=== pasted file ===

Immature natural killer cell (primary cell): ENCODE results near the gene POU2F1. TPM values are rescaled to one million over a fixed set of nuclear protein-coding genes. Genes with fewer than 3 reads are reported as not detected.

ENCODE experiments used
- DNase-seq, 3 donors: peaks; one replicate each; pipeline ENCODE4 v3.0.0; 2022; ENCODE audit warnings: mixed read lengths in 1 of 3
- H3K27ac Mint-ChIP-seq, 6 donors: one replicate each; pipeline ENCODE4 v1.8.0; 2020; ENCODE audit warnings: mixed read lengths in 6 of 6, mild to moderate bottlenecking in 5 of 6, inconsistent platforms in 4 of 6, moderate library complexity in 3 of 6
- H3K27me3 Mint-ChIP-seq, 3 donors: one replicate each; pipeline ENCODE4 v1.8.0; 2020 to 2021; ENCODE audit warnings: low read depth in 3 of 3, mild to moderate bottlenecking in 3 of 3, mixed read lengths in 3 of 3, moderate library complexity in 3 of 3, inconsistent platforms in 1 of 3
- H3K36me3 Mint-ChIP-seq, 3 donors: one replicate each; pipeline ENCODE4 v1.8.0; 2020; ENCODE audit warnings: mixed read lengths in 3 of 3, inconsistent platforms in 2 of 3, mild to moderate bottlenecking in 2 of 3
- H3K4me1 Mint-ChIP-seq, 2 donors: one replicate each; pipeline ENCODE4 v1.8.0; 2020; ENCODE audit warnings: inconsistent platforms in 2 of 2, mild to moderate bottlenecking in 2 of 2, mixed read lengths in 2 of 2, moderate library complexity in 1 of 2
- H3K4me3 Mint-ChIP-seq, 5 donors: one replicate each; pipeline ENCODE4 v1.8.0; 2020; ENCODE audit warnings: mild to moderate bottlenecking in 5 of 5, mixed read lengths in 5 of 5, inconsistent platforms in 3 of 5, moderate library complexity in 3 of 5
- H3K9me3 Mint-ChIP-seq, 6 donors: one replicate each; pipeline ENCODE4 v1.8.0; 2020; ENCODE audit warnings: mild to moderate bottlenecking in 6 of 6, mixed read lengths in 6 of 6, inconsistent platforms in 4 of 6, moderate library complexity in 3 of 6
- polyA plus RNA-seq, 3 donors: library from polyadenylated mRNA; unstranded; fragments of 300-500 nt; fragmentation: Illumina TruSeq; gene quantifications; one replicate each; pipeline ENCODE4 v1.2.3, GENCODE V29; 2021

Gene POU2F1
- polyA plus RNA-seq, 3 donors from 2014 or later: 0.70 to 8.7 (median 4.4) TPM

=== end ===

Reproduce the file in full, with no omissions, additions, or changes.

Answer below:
Immature natural killer cell (primary cell): ENCODE results near the gene POU2F1. TPM values are rescaled to one million over a fixed set of nuclear protein-coding genes. Genes with fewer than 3 reads are reported as not detected.

ENCODE experiments used
- DNase-seq, 3 donors: peaks; one replicate each; pipeline ENCODE4 v3.0.0; 2022; ENCODE audit warnings: mixed read lengths in 1 of 3
- H3K27ac Mint-ChIP-seq, 6 donors: one replicate each; pipeline ENCODE4 v1.8.0; 2020; ENCODE audit warnings: mixed read lengths in 6 of 6, mild to moderate bottlenecking in 5 of 6, inconsistent platforms in 4 of 6, moderate library complexity in 3 of 6
- H3K27me3 Mint-ChIP-seq, 3 donors: one replicate each; pipeline ENCODE4 v1.8.0; 2020 to 2021; ENCODE audit warnings: low read depth in 3 of 3, mild to moderate bottlenecking in 3 of 3, mixed read lengths in 3 of 3, moderate library complexity in 3 of 3, inconsistent platforms in 1 of 3
- H3K36me3 Mint-ChIP-seq, 3 donors: one replicate each; pipeline ENCODE4 v1.8.0; 2020; ENCODE audit warnings: mixed read lengths in 3 of 3, inconsistent platforms in 2 of 3, mild to moderate bottlenecking in 2 of 3
- H3K4me1 Mint-ChIP-seq, 2 donors: one replicate each; pipeline ENCODE4 v1.8.0; 2020; ENCODE audit warnings: inconsistent platforms in 2 of 2, mild to moderate bottlenecking in 2 of 2, mixed read lengths in 2 of 2, moderate library complexity in 1 of 2
- H3K4me3 Mint-ChIP-seq, 5 donors: one replicate each; pipeline ENCODE4 v1.8.0; 2020; ENCODE audit warnings: mild to moderate bottlenecking in 5 of 5, mixed read lengths in 5 of 5, inconsistent platforms in 3 of 5, moderate library complexity in 3 of 5
- H3K9me3 Mint-ChIP-seq, 6 donors: one replicate each; pipeline ENCODE4 v1.8.0; 2020; ENCODE audit warnings: mild to moderate bottlenecking in 6 of 6, mixed read lengths in 6 of 6, inconsistent platforms in 4 of 6, moderate library complexity in 3 of 6
- polyA plus RNA-seq, 3 donors: library from polyadenylated mRNA; unstranded; fragments of 300-500 nt; fragmentation: Illumina TruSeq; gene quantifications; one replicate each; pipeline ENCODE4 v1.2.3, GENCODE V29; 2021

Gene POU2F1
- polyA plus RNA-seq, 3 donors from 2014 or later: 0.70 to 8.7 (median 4.4) TPM